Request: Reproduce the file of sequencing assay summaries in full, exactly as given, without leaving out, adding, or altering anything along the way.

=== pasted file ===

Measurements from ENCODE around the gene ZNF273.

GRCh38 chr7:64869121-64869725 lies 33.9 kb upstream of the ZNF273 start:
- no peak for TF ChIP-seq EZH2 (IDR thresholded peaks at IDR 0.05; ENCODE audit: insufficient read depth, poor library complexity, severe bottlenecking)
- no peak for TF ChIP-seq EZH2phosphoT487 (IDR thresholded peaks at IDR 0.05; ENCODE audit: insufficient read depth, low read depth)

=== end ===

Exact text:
Measurements from ENCODE around the gene ZNF273.

GRCh38 chr7:64869121-64869725 lies 33.9 kb upstream of the ZNF273 start:
- no peak for TF ChIP-seq EZH2 (IDR thresholded peaks at IDR 0.05; ENCODE audit: insufficient read depth, poor library complexity, severe bottlenecking)
- no peak for TF ChIP-seq EZH2phosphoT487 (IDR thresholded peaks at IDR 0.05; ENCODE audit: insufficient read depth, low read depth)